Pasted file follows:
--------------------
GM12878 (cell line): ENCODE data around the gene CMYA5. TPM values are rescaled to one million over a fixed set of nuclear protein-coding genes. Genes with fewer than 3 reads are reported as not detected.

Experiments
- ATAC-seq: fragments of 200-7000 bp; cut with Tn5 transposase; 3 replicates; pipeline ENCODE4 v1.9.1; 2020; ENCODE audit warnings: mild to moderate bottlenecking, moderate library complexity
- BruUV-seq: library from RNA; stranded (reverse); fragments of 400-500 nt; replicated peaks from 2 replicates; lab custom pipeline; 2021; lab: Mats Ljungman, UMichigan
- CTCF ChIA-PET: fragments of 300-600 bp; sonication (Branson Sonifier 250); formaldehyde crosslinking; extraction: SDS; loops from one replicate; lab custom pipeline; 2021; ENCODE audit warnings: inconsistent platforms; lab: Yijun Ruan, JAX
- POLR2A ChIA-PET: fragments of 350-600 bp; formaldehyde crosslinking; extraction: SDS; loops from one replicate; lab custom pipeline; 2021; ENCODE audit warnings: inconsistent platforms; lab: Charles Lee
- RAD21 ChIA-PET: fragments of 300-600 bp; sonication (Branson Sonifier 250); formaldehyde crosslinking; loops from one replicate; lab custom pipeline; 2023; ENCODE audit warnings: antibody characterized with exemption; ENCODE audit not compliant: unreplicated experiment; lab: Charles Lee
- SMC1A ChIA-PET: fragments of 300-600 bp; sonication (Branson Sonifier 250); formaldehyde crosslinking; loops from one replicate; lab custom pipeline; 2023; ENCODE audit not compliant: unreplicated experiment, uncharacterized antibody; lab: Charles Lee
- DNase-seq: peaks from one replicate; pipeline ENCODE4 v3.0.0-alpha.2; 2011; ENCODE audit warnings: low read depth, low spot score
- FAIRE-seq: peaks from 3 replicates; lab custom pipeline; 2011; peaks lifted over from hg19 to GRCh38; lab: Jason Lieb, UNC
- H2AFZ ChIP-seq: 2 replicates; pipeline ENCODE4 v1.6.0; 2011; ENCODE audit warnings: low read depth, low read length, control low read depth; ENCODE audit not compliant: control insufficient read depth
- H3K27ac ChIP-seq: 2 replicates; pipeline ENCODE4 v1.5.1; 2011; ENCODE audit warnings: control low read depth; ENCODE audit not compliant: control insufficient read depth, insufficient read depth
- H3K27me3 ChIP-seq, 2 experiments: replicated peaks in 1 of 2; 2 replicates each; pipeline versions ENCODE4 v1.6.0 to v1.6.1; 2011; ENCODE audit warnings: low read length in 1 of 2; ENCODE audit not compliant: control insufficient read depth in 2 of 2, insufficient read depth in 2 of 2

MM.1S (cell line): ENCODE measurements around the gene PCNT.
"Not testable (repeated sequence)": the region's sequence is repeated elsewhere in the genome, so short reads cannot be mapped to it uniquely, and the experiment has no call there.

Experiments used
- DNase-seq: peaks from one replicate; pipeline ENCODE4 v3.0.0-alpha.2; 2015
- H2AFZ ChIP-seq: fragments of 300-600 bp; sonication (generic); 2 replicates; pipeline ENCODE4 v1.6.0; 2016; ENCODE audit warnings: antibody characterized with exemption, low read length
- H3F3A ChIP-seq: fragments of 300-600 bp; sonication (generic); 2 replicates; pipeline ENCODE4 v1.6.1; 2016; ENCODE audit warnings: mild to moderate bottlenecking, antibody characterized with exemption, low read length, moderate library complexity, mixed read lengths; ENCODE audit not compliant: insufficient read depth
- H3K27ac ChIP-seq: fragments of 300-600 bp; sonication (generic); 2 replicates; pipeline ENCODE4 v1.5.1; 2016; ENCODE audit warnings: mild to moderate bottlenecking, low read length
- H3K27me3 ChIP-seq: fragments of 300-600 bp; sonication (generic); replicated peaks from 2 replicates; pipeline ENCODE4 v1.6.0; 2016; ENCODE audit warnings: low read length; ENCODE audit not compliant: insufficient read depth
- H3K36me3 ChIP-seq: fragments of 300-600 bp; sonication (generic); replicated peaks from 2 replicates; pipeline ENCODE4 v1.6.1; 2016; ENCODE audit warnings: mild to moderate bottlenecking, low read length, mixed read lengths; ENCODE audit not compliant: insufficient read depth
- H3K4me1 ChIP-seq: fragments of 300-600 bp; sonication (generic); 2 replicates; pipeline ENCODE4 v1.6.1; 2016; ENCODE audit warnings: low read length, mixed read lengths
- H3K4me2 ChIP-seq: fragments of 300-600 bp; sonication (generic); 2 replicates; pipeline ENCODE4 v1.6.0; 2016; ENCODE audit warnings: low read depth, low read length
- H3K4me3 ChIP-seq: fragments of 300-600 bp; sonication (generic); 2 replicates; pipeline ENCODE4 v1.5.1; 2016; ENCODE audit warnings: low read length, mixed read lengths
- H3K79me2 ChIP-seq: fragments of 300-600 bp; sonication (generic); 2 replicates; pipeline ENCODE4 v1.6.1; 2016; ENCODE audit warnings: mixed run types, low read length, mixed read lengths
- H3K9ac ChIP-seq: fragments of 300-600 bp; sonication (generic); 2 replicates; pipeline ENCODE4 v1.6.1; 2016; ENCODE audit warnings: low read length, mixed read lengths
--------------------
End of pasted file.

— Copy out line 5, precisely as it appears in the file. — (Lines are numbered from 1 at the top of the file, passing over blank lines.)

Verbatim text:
- CTCF ChIA-PET: fragments of 300-600 bp; sonication (Branson Sonifier 250); formaldehyde crosslinking; extraction: SDS; loops from one replicate; lab custom pipeline; 2021; ENCODE audit warnings: inconsistent platforms; lab: Yijun Ruan, JAX